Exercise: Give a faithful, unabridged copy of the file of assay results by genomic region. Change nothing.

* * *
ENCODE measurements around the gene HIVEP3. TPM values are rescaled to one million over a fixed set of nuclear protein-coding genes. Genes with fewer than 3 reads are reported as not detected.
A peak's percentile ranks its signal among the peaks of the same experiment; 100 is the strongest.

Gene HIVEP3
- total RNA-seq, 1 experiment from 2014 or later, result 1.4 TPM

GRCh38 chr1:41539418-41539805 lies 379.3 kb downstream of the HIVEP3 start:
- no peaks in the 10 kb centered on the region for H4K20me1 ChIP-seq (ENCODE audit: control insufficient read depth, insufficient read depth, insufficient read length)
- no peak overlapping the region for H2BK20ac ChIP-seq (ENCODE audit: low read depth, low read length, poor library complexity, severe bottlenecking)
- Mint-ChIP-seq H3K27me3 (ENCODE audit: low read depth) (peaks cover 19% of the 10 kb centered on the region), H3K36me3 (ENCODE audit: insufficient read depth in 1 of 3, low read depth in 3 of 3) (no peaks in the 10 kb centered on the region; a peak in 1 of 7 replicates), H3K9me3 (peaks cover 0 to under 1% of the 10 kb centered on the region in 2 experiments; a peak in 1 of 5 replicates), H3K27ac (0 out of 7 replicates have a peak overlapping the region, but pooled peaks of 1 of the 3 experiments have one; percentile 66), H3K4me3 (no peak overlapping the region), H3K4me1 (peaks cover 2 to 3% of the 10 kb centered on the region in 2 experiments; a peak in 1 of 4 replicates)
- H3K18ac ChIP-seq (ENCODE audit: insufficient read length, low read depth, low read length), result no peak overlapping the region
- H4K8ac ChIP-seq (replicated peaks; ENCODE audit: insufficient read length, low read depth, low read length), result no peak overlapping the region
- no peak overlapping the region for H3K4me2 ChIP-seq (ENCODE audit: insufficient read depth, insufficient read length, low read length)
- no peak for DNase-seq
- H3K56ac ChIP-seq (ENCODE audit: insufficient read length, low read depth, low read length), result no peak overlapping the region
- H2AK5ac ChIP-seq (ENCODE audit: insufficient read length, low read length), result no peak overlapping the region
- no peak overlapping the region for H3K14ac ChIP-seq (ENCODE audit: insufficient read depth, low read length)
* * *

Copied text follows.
ENCODE measurements around the gene HIVEP3. TPM values are rescaled to one million over a fixed set of nuclear protein-coding genes. Genes with fewer than 3 reads are reported as not detected.
A peak's percentile ranks its signal among the peaks of the same experiment; 100 is the strongest.

Gene HIVEP3
- total RNA-seq, 1 experiment from 2014 or later, result 1.4 TPM

GRCh38 chr1:41539418-41539805 lies 379.3 kb downstream of the HIVEP3 start:
- no peaks in the 10 kb centered on the region for H4K20me1 ChIP-seq (ENCODE audit: control insufficient read depth, insufficient read depth, insufficient read length)
- no peak overlapping the region for H2BK20ac ChIP-seq (ENCODE audit: low read depth, low read length, poor library complexity, severe bottlenecking)
- Mint-ChIP-seq H3K27me3 (ENCODE audit: low read depth) (peaks cover 19% of the 10 kb centered on the region), H3K36me3 (ENCODE audit: insufficient read depth in 1 of 3, low read depth in 3 of 3) (no peaks in the 10 kb centered on the region; a peak in 1 of 7 replicates), H3K9me3 (peaks cover 0 to under 1% of the 10 kb centered on the region in 2 experiments; a peak in 1 of 5 replicates), H3K27ac (0 out of 7 replicates have a peak overlapping the region, but pooled peaks of 1 of the 3 experiments have one; percentile 66), H3K4me3 (no peak overlapping the region), H3K4me1 (peaks cover 2 to 3% of the 10 kb centered on the region in 2 experiments; a peak in 1 of 4 replicates)
- H3K18ac ChIP-seq (ENCODE audit: insufficient read length, low read depth, low read length), result no peak overlapping the region
- H4K8ac ChIP-seq (replicated peaks; ENCODE audit: insufficient read length, low read depth, low read length), result no peak overlapping the region
- no peak overlapping the region for H3K4me2 ChIP-seq (ENCODE audit: insufficient read depth, insufficient read length, low read length)
- no peak for DNase-seq
- H3K56ac ChIP-seq (ENCODE audit: insufficient read length, low read depth, low read length), result no peak overlapping the region
- H2AK5ac ChIP-seq (ENCODE audit: insufficient read length, low read length), result no peak overlapping the region
- no peak overlapping the region for H3K14ac ChIP-seq (ENCODE audit: insufficient read depth, low read length)